Attended the ceremonies and soccer practices,

Cheered for you religiously at your games.

Knowing that, once you’re earning, you’ll be gone.

Only recreatable in photographic shrines,

Discount baby-sitting, birthday parties,

Christmas present competition and good Thanksgiving wine!


It’s been a blessing.


Now Lordy Lord Yahweh, dude.

I’m gonna be a burden on my children

Yes. And on my children’s children too.


Ivor Irwin 


IVOR IRWIN is a native of Manchester, England. He is the author of A Peacock or A Crow and has published writing in Sonora Review, The Sun, Playboy, Shankpainter, The Long Story, Actos de Inconsciencia, The Review of Contemporary Fiction and various other journals, including Burning Word. He writes a weekly column on Premier League soccer for Global Football Today. He thinks that a kidnapper who quotes Malthus may auger well for future sociopaths!

Zoe Etkin

The Dialogue


I say, Some parts of me are like this—

and open his hand

Rain water funnels into the pink


Thin channels of water

branching out and then contracting

as if surface tension isn’t a thing at all


He says he doesn’t understand

how I made him this way

so porous


I did it to show you, I say

made us parallel and reflective


He says, I cannot accept this

He means to say my body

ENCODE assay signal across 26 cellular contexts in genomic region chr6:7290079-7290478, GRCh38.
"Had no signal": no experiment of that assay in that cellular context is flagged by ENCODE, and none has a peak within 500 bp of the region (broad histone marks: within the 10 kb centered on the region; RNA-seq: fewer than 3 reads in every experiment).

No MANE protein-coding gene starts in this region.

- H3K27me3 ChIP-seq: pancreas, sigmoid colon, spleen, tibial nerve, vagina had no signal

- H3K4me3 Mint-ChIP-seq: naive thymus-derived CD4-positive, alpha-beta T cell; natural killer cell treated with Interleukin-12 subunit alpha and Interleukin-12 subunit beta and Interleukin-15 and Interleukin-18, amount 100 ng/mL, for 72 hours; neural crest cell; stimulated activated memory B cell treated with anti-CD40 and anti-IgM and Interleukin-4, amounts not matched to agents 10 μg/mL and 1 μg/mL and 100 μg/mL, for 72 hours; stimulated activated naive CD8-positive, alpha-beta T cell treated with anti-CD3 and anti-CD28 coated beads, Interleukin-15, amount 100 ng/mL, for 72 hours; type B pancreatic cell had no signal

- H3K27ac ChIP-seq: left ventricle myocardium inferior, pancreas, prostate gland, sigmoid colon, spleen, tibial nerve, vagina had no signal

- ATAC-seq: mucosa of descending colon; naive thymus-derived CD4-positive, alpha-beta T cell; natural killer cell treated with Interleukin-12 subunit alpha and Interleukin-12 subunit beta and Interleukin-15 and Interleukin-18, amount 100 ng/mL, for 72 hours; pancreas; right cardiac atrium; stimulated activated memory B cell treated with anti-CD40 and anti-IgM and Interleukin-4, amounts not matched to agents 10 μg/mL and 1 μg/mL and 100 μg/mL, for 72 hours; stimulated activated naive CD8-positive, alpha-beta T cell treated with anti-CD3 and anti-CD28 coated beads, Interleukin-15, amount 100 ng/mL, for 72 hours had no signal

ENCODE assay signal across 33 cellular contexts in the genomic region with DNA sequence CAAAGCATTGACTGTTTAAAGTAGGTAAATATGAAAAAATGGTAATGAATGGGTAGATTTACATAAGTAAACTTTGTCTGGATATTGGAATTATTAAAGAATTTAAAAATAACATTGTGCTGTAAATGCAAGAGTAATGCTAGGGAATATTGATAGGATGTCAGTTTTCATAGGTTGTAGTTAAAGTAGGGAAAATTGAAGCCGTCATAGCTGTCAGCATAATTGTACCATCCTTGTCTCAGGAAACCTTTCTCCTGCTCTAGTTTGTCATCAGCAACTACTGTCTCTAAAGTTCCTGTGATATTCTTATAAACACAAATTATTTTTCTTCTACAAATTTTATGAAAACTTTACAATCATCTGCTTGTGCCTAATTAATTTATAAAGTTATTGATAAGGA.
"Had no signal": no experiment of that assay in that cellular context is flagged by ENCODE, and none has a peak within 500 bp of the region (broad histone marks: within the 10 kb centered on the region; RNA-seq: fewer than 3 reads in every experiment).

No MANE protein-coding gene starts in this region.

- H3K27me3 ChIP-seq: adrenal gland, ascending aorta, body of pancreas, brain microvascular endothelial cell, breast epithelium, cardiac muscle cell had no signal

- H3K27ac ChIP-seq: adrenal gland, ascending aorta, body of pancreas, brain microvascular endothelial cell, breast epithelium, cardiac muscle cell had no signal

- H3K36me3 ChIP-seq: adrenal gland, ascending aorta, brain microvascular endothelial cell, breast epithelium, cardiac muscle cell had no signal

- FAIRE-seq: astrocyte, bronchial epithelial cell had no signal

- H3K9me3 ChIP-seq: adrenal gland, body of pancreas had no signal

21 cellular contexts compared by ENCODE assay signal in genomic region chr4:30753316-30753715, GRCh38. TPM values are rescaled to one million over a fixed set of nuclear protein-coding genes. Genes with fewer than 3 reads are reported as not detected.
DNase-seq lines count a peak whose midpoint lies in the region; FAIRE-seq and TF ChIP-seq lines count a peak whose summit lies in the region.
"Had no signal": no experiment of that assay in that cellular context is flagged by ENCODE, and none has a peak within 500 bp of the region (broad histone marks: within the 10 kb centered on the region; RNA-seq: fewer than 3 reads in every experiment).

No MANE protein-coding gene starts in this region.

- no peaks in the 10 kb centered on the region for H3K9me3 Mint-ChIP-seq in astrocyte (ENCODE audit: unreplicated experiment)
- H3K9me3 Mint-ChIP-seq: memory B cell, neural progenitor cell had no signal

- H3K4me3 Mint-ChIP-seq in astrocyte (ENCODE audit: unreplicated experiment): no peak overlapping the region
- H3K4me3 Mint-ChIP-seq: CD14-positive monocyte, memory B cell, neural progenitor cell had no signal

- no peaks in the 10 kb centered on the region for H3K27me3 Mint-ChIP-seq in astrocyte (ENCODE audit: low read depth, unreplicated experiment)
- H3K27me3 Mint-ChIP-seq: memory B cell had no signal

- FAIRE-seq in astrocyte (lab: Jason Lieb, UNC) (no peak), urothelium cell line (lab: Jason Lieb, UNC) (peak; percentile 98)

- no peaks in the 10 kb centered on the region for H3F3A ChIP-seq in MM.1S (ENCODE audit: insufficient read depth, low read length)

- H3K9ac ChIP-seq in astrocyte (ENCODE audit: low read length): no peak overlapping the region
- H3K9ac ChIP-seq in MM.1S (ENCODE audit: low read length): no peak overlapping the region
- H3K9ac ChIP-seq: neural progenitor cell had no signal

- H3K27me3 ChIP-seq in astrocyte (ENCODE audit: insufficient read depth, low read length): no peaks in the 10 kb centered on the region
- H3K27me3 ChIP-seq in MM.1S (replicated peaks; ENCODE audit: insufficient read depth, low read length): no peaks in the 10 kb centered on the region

but the word has too much shape

doesn’t fit well between his teeth


He searches for answers

but he’s too distracted

by the bright flush of stars

dappling the mid-day sky


How odd today is, he says

dragging his fingertips against

the cotton of my overcoat


I tell him, No—

This isn’t what you are supposed to see

and make with the unbuttoning


Underneath is a stretch of land

white, winter land with a center of melt


He turns to walk away

I am not this too

Yes, I say, you are this too



The Dialogue II


She says, Some parts of me are like this—

She says this as she undresses

exposing herself to him in the dead of winter

in a dead field under a shocked sky


This is the scene of it

the time and place of her opening


She tries to show him through his hands

through mirroring

but even this miracle is too small


He fingers her overcoat

his last attempt at softness

but she is angry


No, she says, No—

and removes every stitch

un-sews herself at the middle